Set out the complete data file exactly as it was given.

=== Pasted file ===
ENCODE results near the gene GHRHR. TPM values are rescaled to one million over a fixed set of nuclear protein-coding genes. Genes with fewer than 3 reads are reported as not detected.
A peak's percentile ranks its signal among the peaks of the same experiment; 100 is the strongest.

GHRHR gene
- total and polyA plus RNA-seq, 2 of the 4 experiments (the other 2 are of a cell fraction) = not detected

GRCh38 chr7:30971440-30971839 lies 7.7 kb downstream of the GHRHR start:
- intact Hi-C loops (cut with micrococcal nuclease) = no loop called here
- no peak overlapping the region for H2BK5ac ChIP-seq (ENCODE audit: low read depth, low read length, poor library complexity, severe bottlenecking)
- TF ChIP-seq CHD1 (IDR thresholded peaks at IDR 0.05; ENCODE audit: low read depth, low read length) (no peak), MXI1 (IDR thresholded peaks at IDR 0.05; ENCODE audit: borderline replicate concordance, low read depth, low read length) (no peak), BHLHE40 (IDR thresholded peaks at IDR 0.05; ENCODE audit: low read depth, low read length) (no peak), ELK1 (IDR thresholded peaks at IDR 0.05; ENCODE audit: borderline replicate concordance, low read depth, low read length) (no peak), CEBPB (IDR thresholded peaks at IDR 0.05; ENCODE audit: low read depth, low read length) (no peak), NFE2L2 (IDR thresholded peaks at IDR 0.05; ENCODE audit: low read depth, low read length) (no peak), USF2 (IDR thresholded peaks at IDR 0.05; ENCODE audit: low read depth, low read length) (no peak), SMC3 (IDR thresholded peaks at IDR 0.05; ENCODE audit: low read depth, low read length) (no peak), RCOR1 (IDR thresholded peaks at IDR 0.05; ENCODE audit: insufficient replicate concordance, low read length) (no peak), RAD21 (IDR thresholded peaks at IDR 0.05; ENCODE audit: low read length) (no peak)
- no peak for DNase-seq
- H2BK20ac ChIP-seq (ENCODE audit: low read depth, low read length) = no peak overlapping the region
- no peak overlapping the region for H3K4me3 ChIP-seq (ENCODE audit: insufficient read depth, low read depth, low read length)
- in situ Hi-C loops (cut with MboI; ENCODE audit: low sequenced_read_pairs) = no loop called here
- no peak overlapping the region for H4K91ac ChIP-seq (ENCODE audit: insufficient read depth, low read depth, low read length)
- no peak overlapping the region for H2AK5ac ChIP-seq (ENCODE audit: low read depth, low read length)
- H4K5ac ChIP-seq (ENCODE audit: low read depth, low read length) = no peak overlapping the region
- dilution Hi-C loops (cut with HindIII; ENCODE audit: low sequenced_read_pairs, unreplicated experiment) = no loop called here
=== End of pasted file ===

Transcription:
ENCODE results near the gene GHRHR. TPM values are rescaled to one million over a fixed set of nuclear protein-coding genes. Genes with fewer than 3 reads are reported as not detected.
A peak's percentile ranks its signal among the peaks of the same experiment; 100 is the strongest.

GHRHR gene
- total and polyA plus RNA-seq, 2 of the 4 experiments (the other 2 are of a cell fraction) = not detected

GRCh38 chr7:30971440-30971839 lies 7.7 kb downstream of the GHRHR start:
- intact Hi-C loops (cut with micrococcal nuclease) = no loop called here
- no peak overlapping the region for H2BK5ac ChIP-seq (ENCODE audit: low read depth, low read length, poor library complexity, severe bottlenecking)
- TF ChIP-seq CHD1 (IDR thresholded peaks at IDR 0.05; ENCODE audit: low read depth, low read length) (no peak), MXI1 (IDR thresholded peaks at IDR 0.05; ENCODE audit: borderline replicate concordance, low read depth, low read length) (no peak), BHLHE40 (IDR thresholded peaks at IDR 0.05; ENCODE audit: low read depth, low read length) (no peak), ELK1 (IDR thresholded peaks at IDR 0.05; ENCODE audit: borderline replicate concordance, low read depth, low read length) (no peak), CEBPB (IDR thresholded peaks at IDR 0.05; ENCODE audit: low read depth, low read length) (no peak), NFE2L2 (IDR thresholded peaks at IDR 0.05; ENCODE audit: low read depth, low read length) (no peak), USF2 (IDR thresholded peaks at IDR 0.05; ENCODE audit: low read depth, low read length) (no peak), SMC3 (IDR thresholded peaks at IDR 0.05; ENCODE audit: low read depth, low read length) (no peak), RCOR1 (IDR thresholded peaks at IDR 0.05; ENCODE audit: insufficient replicate concordance, low read length) (no peak), RAD21 (IDR thresholded peaks at IDR 0.05; ENCODE audit: low read length) (no peak)
- no peak for DNase-seq
- H2BK20ac ChIP-seq (ENCODE audit: low read depth, low read length) = no peak overlapping the region
- no peak overlapping the region for H3K4me3 ChIP-seq (ENCODE audit: insufficient read depth, low read depth, low read length)
- in situ Hi-C loops (cut with MboI; ENCODE audit: low sequenced_read_pairs) = no loop called here
- no peak overlapping the region for H4K91ac ChIP-seq (ENCODE audit: insufficient read depth, low read depth, low read length)
- no peak overlapping the region for H2AK5ac ChIP-seq (ENCODE audit: low read depth, low read length)
- H4K5ac ChIP-seq (ENCODE audit: low read depth, low read length) = no peak overlapping the region
- dilution Hi-C loops (cut with HindIII; ENCODE audit: low sequenced_read_pairs, unreplicated experiment) = no loop called here